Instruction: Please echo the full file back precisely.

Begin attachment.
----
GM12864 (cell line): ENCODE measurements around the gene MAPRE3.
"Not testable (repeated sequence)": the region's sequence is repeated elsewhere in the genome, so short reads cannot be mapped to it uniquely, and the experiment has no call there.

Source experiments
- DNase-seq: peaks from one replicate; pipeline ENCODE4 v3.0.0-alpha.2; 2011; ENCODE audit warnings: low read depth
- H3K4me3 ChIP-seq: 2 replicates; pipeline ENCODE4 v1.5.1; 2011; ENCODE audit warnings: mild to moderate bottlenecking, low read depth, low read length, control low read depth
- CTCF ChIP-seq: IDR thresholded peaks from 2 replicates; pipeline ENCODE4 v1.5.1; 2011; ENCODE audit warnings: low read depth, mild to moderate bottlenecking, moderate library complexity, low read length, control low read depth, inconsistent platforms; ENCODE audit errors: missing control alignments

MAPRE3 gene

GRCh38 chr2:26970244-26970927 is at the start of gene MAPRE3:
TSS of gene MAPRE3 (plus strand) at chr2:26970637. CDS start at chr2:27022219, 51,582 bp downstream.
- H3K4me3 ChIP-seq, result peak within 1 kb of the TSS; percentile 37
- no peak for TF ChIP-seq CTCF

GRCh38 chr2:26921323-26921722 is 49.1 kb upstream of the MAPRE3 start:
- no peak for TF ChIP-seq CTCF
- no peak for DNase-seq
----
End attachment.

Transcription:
GM12864 (cell line): ENCODE measurements around the gene MAPRE3.
"Not testable (repeated sequence)": the region's sequence is repeated elsewhere in the genome, so short reads cannot be mapped to it uniquely, and the experiment has no call there.

Source experiments
- DNase-seq: peaks from one replicate; pipeline ENCODE4 v3.0.0-alpha.2; 2011; ENCODE audit warnings: low read depth
- H3K4me3 ChIP-seq: 2 replicates; pipeline ENCODE4 v1.5.1; 2011; ENCODE audit warnings: mild to moderate bottlenecking, low read depth, low read length, control low read depth
- CTCF ChIP-seq: IDR thresholded peaks from 2 replicates; pipeline ENCODE4 v1.5.1; 2011; ENCODE audit warnings: low read depth, mild to moderate bottlenecking, moderate library complexity, low read length, control low read depth, inconsistent platforms; ENCODE audit errors: missing control alignments

MAPRE3 gene

GRCh38 chr2:26970244-26970927 is at the start of gene MAPRE3:
TSS of gene MAPRE3 (plus strand) at chr2:26970637. CDS start at chr2:27022219, 51,582 bp downstream.
- H3K4me3 ChIP-seq, result peak within 1 kb of the TSS; percentile 37
- no peak for TF ChIP-seq CTCF

GRCh38 chr2:26921323-26921722 is 49.1 kb upstream of the MAPRE3 start:
- no peak for TF ChIP-seq CTCF
- no peak for DNase-seq